According to the present invention, the above described problem is solved by providing a laminar magnetic head comprising component devices and circuits that connect the devices in the form of lamination as well as one or more than one laminar bonding pads formed on the terminals of the circuits for connecting the devices with external objects, wherein said bonding pads are formed in such a manner that they extend on said devices and/or circuits with interposition of insulator layers therebetween.
The invention will be described in greater detail below by referring to accompanying drawings which illustrate preferred embodiments of the invention. In the drawings:
FIGS. 1 through 3 are schematic illustrations of a first embodiment of the complex type head according to the invention, in which three lead terminals 18 are formed for each coil 14.
FIGS. 4 and 5 are schematic illustrations of a second embodiment of the invention, in which a bonding pad 5 is formed on a coil 14 or an upper magnetic layer 17.
FIGS. 6-10 are schematic illustrations of the prior art.
Referring to FIGS. 1 through 3 illustrating a first embodiment, each of the bonding pads 5 is so formed that it spreads over the lead terminals 18 of another bonding pad with interposition of a insulator layer 16 therebetween.
A laminar magnetic head as illustrated here is produced in the following manner. To begin with, a film of a conductive material is formed by using a known technique and the lead terminals 18 of a coil 14 are so formed that they extend in parallel but their lengths differ from each other as shown in FIG. 1. Then an insulator film 16 is formed to totally cover the coil and thereafter the portions of the insulator film which are found on the tips of the lead terminals 18 are removed by etching. Then a conductive material (such as copper) is laminated on the exposed areas so that they can be electrically connected with external objects. The laminated material is extended in the direction perpendicular to the direction of the lead terminals 18 so that it covers another set of lead terminals with interposition of a insulator film 16. This process of pattern formation is conducted by using a known technique with which a film is formed either over the entire surface of a head, from which the portions of the film covering the unnecessary areas are removed in a later stage of the process, or only on the necessary areas by masking the unnecesary areas.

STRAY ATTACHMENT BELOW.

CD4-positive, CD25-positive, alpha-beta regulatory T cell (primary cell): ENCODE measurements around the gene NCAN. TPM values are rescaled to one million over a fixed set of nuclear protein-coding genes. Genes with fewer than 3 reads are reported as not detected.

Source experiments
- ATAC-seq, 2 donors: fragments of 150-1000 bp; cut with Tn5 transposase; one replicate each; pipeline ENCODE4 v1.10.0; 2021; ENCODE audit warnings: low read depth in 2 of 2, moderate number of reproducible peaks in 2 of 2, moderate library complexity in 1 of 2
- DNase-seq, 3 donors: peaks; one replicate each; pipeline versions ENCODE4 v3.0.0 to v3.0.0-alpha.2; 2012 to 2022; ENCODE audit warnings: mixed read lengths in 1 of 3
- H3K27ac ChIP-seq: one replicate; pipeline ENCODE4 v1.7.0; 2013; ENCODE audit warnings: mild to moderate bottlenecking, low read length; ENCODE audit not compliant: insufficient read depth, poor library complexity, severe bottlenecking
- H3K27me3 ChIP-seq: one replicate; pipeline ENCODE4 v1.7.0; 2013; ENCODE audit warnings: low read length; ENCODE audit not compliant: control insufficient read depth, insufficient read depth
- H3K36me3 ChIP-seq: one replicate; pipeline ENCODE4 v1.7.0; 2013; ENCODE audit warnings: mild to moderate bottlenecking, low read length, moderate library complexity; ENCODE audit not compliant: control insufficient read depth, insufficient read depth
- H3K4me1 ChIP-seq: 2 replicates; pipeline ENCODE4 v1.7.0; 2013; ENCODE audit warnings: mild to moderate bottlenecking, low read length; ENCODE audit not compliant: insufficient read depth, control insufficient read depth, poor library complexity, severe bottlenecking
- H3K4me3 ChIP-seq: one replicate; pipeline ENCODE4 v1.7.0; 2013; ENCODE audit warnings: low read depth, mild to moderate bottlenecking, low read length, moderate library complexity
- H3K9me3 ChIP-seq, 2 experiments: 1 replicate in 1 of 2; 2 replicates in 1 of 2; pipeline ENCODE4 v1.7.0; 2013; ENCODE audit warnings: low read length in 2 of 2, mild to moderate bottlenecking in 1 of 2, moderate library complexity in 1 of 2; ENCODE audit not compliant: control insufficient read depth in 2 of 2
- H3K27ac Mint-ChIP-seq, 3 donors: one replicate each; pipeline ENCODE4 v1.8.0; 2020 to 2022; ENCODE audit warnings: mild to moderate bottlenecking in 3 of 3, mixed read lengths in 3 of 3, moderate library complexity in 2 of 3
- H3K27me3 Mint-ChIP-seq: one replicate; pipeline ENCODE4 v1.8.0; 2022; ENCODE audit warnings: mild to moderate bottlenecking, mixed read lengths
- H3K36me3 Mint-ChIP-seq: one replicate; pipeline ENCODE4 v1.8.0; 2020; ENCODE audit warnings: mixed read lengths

After forming bonding pads 5 in the manner as described above, the head is totally covered with a protective film of Al2 O3, SiO2, an inorganic oxide other than these or a resin material by means of sputtering and then the surface of the head is abraded to expose the head of each of the bonding pads 5.
When a laminar magnetic head 1 which is formed in the manner as described above is compared with a conventional head as illustrated in FIGS. 6 through 8, the following differences become apparent.
(1) In a conventional head, since a bonding pad 5 is formed only directly above a set of lead terminals 18, any attempt to enlarge the area of the bonding pad 5 without enlarging the spaces among the lead terminals 18 inevitably reults in formation of an oblong bonding pad having a long diameter along the direction of the lead terminals 18, which does not contribute at all to improvement of the workability and strength of the head for electric connection.
Also in a conventional head, the space between any two adjacent bonding pads 5 is narrow as it is limited by the distance between two sets of lead terminals 18. A narrow space can easily cause a short circuit when a lead wire 6 is connected to an external object by means of soldering. On the other hand, in order to laterally enlarge a bonding pad 5, the non-magnetic substrate 3 should be made considerably thick, making the resultant head large and heavy.